The Curse of Cain

Brigham Young tapped into long-standing biblical interpretations to draw upon Noah’s curse of Canaan, but more directly to link a racial priesthood ban to God’s purported “mark/curse” upon Cain for killing his brother Abel. “If there never was a prophet or apostle of Jesus Christ spoke it before, I tell you, this people that are commonly called Negroes are the children of old Cain. I know they are, I know they cannot bear rule in the priesthood.”

In America, as scholar David M. Goldenberg demonstrates, the idea that black people were descendants of Cain dated back to at least 1733 and in Europe to as early as the 11th century, long before Mormonism’s founding in 1830. In 1852, Brigham Young drew upon these same centuries-old ideas to both justify Utah Territory’s law legalizing “servitude” and to argue for a race-based priesthood ban.

Brigham Young insisted that because Cain killed Abel, all of Cain’s posterity would have to wait until all of Abel’s posterity received the priesthood. Brigham Young suggested that “the Lord told Cain that he should not receive the blessings of the Priesthood, nor his seed, until the last of the posterity of Abel had received the Priesthood.” It was an ambiguous declaration he and other Mormon leaders returned to time and again. It suggested a future period of redemption for blacks, but only after the “last” of Abel’s posterity received the priesthood. However, Brigham Young and other leaders failed to clarify what that meant, how one might know when the “last” of Abel’s posterity was ordained, or even who Abel’s posterity were.

Brigham Young was also departing from his own earlier position on Q. Walker Lewis’s ordination to the priesthood. And when he suggested that the priesthood was taken from blacks “by their own transgressions,” he was further creating a race-based division to cloud black redemption and make each generation after Cain responsible anew for the consequences of Cain’s murder of Abel. Although Joseph Smith rejected long-standing Christian notions of original sin to argue that “men will be punished for their own sins and not for Adam’s transgression,” Brigham Young held millions of blacks responsible for the consequences of Cain’s murder—something in which they obviously took no part.

Less Valiant in Heaven?

Even though Brigham Young and other 19th-century leaders relied upon the curse of Cain as the reason for the priesthood and temple restrictions, another explanation gained ground among some Latter-day Saints in the late 19th and early 20th centuries. Because the curse of Cain so directly violated the role of individual agency in the lives of black people, some Mormons turned to the premortal realm to solve the conundrum. In this rationale, black people must have been neutral in the War in Heaven and thus were cursed with black skin and barred from the priesthood. In 1869, Brigham Young rejected the idea outright, but it did not disappear.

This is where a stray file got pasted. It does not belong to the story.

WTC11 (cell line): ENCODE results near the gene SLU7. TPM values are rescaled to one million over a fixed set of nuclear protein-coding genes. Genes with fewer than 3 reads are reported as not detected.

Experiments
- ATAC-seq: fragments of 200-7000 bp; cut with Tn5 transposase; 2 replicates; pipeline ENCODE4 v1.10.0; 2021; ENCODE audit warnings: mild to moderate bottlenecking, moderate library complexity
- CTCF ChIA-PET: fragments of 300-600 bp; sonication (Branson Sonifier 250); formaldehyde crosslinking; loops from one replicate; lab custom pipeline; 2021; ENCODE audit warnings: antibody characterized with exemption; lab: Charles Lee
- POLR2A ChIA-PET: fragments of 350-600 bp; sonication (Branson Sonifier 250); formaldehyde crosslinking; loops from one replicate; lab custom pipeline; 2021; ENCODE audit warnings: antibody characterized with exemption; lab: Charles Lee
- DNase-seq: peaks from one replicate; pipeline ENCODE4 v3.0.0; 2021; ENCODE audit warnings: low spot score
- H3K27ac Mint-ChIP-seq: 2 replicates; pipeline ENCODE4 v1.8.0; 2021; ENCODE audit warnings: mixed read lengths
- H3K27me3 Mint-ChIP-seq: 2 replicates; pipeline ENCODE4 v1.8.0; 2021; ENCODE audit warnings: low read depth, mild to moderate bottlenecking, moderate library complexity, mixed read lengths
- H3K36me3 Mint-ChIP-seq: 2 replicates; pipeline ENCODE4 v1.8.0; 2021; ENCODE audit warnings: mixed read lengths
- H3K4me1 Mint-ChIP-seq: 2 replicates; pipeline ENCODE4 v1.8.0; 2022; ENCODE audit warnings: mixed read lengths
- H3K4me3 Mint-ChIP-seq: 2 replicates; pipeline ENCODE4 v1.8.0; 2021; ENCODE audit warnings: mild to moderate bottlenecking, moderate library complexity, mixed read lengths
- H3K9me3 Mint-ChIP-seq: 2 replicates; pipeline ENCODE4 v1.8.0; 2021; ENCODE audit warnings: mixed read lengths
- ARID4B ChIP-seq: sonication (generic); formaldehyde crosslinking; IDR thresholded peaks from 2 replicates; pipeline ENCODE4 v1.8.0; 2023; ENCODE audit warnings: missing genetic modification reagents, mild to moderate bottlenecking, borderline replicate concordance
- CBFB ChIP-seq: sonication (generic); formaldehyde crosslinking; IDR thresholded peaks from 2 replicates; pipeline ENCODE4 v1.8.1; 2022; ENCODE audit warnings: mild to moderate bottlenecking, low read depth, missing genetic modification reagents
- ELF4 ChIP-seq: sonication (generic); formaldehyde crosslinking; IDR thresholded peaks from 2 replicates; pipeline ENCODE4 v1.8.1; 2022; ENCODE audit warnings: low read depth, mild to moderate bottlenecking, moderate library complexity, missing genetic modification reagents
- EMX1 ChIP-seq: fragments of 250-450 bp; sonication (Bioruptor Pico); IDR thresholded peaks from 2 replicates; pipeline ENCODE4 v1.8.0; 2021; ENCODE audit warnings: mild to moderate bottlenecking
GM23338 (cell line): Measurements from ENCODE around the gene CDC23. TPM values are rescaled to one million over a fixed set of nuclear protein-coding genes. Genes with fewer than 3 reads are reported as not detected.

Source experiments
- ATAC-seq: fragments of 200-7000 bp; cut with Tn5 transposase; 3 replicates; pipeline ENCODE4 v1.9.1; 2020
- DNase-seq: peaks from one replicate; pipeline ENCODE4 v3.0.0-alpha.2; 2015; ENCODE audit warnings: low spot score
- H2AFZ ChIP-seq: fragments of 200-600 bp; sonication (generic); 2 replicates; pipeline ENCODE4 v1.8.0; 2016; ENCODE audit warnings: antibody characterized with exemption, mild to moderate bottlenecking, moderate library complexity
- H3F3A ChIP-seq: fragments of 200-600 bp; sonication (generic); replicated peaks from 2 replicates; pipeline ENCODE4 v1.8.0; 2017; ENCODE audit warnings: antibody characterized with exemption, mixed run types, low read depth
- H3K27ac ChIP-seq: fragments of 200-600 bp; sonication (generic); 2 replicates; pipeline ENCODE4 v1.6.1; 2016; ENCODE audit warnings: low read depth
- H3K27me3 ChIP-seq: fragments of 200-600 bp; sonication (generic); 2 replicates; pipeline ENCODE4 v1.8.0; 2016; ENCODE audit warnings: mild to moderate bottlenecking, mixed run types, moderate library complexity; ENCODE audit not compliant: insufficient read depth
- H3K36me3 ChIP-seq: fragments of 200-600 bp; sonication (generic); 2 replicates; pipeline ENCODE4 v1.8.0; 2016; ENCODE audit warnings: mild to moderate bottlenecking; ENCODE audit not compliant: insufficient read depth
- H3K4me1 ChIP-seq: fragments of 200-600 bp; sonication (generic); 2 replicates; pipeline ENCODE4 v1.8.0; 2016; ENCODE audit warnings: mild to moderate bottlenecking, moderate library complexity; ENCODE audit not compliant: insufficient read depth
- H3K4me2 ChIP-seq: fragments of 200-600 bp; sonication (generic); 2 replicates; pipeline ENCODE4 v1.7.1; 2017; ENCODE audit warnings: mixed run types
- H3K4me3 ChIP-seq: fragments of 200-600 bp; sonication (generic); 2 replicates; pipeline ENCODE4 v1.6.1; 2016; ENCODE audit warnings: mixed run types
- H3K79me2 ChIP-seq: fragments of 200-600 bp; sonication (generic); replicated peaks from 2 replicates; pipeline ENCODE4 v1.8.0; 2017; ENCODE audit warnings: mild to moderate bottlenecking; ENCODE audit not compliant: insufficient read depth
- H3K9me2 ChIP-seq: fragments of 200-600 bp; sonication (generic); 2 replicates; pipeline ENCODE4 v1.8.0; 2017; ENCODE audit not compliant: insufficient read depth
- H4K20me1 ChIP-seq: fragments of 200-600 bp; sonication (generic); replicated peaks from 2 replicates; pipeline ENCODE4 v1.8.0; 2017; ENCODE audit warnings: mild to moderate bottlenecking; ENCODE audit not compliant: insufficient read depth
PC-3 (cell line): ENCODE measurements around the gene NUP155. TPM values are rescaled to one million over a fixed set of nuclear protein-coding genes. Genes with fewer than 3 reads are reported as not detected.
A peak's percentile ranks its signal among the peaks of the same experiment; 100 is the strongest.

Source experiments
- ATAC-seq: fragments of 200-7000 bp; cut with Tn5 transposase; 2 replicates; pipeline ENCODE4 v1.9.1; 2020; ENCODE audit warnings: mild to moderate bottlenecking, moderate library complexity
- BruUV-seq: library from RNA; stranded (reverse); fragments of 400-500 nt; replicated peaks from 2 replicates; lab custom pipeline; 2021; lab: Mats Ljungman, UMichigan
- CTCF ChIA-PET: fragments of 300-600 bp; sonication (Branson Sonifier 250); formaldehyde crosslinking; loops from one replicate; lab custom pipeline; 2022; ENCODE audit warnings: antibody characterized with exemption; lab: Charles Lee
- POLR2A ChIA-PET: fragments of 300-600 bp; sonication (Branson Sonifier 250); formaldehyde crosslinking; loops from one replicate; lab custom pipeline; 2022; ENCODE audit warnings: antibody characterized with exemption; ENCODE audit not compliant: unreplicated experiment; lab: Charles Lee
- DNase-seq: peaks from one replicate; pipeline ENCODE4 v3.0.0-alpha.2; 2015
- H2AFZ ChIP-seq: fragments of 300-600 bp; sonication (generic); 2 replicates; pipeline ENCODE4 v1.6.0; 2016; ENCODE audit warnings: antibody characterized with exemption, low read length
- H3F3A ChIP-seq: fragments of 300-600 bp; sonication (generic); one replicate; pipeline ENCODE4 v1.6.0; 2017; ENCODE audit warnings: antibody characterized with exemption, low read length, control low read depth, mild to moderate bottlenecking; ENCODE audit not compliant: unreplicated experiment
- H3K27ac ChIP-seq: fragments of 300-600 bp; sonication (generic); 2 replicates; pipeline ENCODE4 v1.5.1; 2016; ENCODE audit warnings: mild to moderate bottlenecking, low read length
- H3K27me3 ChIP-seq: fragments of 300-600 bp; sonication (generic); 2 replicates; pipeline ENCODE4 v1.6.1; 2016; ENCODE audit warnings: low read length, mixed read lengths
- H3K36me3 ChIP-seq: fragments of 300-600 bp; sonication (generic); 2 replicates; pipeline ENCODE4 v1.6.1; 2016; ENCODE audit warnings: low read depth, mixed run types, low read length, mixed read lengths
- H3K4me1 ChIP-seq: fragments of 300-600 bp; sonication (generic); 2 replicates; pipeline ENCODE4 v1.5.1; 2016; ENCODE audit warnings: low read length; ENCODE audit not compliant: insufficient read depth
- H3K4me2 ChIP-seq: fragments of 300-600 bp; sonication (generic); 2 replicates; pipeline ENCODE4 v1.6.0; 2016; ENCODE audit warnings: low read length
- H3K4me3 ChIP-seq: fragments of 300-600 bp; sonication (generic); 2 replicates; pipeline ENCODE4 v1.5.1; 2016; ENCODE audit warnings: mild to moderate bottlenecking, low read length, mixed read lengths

In 1907, Joseph Fielding Smith, then serving as assistant Church historian, argued that the teaching was “not the official position of the Church, merely the opinion of men.” In 1944, John A. Widtsoe also argued against neutrality when he said, “All who have been permitted to come upon this earth and take upon themselves bodies, accepted the plan of salvation.” Nonetheless, he argued that because black people themselves “did not commit Cain’s sin,” an explanation for the priesthood restriction had to involve something besides Cain’s murder of Abel. “It is very probable,” Widtsoe believed, “that in some way, unknown to us, the distinction harks back to the pre-existent state.”

By the 1960s, Joseph Fielding Smith slightly altered the idea, from “neutral” to “less valiant” and offered his own explanation. In his Answers to Gospel Questions, he claimed that some premortal spirits “were not valiant” in the War in Heaven. As a result of “their lack of obedience,” black people came to earth “under restrictions,” including a denial of the priesthood. The neutral/less valiant justifications grew over time to sometimes overshadow the curse of Cain explanation.